One of the most common shorebirds here in Bellingham and Whatcom County are killdeer,  a 10 inch brown and white plover with three black stripes across the face and breast and big golden brown eyes.  They have a reddish-brown rump, which they flash when they are alarmed.  I learned about the killdeer’s thespian skills when I first encountered one…it was walking around on the ground and appeared injured.  It was evening and I had no one to call to report an injured bird. After I got home, and looked up what the bird was, I then learned that they are known for pretending to be injured to lead potential predators away from their nest, which sits on the ground.  Sure enough, among the photos I took was one that appeared to show the “injured” bird sitting on a nest before she attempted to distract me away from the nest.  I frequently see killdeer in urban and rural areas, in grassy areas or along the shoreline.  These clever birds are very adaptable.akilldeer1killdeeronnestbkilldeerdkilldeer


Semiahmoo Osprey Eating A Fish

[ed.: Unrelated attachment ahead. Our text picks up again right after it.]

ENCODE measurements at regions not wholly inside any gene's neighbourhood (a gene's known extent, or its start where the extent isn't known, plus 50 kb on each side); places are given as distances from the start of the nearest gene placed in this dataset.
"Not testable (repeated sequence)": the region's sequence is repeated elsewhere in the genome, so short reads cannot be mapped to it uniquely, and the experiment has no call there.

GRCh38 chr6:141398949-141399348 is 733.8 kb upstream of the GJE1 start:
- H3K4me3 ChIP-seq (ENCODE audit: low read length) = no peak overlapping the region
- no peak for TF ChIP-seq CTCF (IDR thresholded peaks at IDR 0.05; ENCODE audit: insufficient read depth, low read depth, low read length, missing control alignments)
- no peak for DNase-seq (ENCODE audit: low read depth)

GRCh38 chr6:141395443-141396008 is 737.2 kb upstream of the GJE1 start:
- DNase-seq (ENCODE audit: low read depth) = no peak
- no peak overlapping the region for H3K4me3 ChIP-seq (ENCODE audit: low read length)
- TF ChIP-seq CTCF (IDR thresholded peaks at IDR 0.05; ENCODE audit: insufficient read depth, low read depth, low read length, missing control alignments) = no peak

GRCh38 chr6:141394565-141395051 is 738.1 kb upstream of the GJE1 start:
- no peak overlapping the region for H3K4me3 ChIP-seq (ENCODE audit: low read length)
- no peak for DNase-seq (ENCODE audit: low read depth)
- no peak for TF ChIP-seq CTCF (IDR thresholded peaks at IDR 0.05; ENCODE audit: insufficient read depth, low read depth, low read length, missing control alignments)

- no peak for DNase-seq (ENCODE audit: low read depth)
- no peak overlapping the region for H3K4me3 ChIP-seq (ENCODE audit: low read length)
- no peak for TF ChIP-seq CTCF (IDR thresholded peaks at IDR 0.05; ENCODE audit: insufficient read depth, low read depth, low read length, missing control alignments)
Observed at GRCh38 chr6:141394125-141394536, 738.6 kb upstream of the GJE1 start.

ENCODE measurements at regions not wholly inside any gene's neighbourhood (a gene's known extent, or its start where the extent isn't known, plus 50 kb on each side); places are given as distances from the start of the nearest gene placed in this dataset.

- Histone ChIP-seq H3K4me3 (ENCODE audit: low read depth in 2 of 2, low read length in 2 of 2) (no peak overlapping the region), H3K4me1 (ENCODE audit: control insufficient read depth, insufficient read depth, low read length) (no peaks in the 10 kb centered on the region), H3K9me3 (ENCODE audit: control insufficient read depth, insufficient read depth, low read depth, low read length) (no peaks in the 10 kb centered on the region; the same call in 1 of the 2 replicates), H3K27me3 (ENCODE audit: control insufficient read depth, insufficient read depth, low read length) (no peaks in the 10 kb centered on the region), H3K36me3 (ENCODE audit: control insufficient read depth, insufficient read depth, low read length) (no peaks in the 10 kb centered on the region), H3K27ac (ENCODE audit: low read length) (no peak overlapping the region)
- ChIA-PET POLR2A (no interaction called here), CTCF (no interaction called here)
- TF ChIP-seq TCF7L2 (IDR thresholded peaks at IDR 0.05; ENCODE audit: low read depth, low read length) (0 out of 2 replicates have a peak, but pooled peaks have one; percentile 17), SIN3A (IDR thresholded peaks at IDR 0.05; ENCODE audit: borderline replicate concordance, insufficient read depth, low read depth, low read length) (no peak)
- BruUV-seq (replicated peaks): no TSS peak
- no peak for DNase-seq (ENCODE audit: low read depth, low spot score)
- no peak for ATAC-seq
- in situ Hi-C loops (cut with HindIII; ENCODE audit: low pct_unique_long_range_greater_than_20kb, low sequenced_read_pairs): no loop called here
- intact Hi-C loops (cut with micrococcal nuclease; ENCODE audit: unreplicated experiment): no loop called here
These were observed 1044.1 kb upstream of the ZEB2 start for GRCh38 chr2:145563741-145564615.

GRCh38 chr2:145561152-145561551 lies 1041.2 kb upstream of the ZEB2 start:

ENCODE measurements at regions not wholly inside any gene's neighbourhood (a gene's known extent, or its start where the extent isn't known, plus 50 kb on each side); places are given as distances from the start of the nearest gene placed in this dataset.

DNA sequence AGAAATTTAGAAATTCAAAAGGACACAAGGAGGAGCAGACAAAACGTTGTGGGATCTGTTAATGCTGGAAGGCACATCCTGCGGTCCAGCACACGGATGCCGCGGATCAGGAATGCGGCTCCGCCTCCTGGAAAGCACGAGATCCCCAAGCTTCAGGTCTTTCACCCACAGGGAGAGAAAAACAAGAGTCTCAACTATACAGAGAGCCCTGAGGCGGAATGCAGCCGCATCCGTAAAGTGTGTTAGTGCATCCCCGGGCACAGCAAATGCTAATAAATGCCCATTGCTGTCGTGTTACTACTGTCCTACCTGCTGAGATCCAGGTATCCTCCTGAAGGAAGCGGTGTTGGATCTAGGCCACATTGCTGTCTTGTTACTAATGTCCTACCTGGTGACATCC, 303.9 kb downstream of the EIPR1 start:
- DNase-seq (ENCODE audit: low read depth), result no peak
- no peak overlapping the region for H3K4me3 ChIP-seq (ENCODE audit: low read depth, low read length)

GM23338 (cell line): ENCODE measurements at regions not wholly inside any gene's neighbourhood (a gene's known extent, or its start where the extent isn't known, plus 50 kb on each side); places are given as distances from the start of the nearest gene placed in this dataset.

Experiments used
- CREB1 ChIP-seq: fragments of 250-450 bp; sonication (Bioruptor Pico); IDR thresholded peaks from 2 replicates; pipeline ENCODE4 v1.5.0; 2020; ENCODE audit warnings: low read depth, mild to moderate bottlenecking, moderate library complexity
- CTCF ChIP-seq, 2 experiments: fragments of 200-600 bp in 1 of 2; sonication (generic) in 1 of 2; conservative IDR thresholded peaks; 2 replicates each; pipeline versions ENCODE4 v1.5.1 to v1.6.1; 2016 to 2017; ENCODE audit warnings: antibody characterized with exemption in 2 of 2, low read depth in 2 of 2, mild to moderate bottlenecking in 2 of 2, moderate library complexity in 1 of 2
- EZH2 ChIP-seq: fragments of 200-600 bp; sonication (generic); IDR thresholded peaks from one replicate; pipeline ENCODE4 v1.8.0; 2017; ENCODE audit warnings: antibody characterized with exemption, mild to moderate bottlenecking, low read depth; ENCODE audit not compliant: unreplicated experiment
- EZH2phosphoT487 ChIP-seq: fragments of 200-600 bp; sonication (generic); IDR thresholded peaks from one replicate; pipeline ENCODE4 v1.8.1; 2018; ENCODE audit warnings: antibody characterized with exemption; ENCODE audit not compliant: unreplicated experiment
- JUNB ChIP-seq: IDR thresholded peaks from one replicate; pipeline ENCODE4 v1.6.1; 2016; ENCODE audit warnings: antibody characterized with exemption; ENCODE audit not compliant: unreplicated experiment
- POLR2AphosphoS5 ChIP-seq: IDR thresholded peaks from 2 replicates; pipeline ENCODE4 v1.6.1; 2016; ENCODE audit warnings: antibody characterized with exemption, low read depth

April 24, 2009

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Some more photos from the Osprey I saw at the Semiahmoo Spit last week.  He was eating a large fish and was driven off by eagles, still dragging the remains of the fish in his talons.ac


Harlequins of Whatcom County

April 24, 2009

One of the most distinquished duck species, both in plumage and behavior, is the Harlequin Duck, which is found through-out Whatcom County.  The male in breeding plumage is a blue-gray color with red-brown sections on his side and head, accented with white markings.  It is hard to mistake a Harlequin male for anything else.  The female is a drab brown except for 3 white patches on her head.  These birds winter along the coast here in the Pacific Northwest, and in the summer head inland where they frequent rushing streams and rapids, enjoying the turbulent waters.15121131111


Birch Bay Brants

April 22, 2009

Saw some beautiful Brant geese at the Wings over Water festival at Birch Bay State Park this Saturday.  Notice the Harlequin Duck in front of  the Brants in the second photo?142431